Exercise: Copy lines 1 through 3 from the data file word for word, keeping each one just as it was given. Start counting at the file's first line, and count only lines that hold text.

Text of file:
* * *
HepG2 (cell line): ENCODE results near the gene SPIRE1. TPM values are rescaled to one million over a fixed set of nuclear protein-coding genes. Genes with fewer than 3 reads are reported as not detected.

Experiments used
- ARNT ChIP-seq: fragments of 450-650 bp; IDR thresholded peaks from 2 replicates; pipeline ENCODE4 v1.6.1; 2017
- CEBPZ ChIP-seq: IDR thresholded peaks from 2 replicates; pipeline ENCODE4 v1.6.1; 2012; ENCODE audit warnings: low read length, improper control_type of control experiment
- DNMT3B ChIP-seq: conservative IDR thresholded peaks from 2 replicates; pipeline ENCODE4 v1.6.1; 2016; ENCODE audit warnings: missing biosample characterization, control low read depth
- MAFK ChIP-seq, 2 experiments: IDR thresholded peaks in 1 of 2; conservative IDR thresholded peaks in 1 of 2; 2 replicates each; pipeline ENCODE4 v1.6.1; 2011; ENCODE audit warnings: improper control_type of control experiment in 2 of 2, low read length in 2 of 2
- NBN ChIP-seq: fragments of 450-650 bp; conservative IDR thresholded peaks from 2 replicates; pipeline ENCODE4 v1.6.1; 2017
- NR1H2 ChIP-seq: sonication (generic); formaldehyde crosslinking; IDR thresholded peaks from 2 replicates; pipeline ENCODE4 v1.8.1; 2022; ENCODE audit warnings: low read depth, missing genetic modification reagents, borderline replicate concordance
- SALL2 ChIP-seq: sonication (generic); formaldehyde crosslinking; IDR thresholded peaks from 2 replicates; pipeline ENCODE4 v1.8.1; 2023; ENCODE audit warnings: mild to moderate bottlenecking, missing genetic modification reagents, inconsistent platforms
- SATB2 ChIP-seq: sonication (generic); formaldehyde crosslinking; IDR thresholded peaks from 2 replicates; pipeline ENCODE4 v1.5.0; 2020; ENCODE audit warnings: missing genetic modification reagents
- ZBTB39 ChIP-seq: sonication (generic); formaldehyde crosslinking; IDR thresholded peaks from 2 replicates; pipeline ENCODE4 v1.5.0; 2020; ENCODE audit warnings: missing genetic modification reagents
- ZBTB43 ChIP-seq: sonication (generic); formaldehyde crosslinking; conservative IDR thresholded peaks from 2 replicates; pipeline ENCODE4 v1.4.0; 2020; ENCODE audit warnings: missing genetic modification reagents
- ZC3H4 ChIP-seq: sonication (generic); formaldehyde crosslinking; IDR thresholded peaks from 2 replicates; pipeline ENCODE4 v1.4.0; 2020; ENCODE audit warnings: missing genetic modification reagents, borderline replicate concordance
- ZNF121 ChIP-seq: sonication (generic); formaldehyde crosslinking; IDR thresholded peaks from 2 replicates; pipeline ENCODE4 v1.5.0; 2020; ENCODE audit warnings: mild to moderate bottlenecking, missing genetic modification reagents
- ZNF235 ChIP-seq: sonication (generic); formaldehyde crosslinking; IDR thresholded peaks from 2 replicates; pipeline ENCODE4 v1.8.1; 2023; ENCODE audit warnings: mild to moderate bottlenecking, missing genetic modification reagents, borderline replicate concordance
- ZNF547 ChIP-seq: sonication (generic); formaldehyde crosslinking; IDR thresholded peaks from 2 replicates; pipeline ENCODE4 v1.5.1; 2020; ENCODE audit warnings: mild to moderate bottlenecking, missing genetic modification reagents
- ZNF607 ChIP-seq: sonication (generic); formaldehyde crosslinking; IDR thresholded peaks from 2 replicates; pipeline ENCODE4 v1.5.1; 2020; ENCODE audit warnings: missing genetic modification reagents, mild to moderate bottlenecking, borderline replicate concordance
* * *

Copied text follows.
HepG2 (cell line): ENCODE results near the gene SPIRE1. TPM values are rescaled to one million over a fixed set of nuclear protein-coding genes. Genes with fewer than 3 reads are reported as not detected.

Experiments used
- ARNT ChIP-seq: fragments of 450-650 bp; IDR thresholded peaks from 2 replicates; pipeline ENCODE4 v1.6.1; 2017